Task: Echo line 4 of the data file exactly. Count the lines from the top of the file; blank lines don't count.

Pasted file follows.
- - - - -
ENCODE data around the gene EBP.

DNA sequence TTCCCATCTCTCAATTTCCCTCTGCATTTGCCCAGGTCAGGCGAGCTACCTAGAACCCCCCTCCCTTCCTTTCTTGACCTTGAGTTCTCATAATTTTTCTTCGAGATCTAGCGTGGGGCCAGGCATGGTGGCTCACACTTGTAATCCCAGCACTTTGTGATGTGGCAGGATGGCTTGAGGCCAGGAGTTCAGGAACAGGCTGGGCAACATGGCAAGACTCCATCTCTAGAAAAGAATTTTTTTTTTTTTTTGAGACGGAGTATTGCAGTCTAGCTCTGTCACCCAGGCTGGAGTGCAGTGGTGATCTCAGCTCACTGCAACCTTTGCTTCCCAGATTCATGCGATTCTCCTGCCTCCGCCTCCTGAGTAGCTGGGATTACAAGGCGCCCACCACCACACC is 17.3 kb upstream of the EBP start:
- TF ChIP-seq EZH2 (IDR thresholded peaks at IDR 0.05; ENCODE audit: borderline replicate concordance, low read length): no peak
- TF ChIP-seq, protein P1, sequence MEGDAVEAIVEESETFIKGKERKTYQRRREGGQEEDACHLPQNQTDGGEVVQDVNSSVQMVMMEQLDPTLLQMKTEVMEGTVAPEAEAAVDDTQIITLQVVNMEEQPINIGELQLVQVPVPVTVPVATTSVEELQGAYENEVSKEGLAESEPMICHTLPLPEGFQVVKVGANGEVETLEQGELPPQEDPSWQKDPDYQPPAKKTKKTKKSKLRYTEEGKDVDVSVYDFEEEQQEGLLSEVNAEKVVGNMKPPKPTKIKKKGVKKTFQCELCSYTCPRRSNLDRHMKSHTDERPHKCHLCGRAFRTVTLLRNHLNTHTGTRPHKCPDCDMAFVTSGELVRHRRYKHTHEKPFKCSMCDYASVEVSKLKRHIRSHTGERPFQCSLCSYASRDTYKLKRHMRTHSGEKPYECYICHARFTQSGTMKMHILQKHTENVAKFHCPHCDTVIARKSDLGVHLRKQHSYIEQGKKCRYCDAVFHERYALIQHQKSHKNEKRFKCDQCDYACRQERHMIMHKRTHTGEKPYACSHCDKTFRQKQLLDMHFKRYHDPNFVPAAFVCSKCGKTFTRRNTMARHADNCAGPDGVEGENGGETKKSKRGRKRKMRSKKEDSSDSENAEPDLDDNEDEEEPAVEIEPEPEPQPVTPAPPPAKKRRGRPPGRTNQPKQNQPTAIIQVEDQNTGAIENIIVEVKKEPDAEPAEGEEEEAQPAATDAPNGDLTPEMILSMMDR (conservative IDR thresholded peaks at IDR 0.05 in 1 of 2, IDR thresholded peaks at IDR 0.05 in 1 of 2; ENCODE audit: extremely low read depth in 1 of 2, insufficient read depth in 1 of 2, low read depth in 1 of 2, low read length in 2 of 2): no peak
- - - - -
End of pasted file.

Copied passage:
- TF ChIP-seq, protein P1, sequence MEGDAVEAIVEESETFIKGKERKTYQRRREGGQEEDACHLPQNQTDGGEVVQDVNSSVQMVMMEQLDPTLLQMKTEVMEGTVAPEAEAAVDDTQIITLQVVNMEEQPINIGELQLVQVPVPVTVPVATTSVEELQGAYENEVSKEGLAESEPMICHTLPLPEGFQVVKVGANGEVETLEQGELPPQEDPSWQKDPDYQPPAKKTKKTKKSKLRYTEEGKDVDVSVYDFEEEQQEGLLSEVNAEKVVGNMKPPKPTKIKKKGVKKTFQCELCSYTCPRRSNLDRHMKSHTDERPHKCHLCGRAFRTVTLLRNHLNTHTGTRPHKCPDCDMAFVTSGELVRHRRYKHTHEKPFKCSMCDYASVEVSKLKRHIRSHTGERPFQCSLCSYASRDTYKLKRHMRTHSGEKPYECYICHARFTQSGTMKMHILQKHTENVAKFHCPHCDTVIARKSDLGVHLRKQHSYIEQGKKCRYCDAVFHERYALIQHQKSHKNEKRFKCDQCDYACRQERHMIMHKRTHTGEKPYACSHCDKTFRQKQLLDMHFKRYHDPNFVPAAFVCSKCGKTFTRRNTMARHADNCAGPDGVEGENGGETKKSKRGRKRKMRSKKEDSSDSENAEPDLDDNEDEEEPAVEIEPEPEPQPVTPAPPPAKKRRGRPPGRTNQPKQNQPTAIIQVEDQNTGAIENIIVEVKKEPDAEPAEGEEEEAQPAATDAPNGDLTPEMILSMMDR (conservative IDR thresholded peaks at IDR 0.05 in 1 of 2, IDR thresholded peaks at IDR 0.05 in 1 of 2; ENCODE audit: extremely low read depth in 1 of 2, insufficient read depth in 1 of 2, low read depth in 1 of 2, low read length in 2 of 2): no peak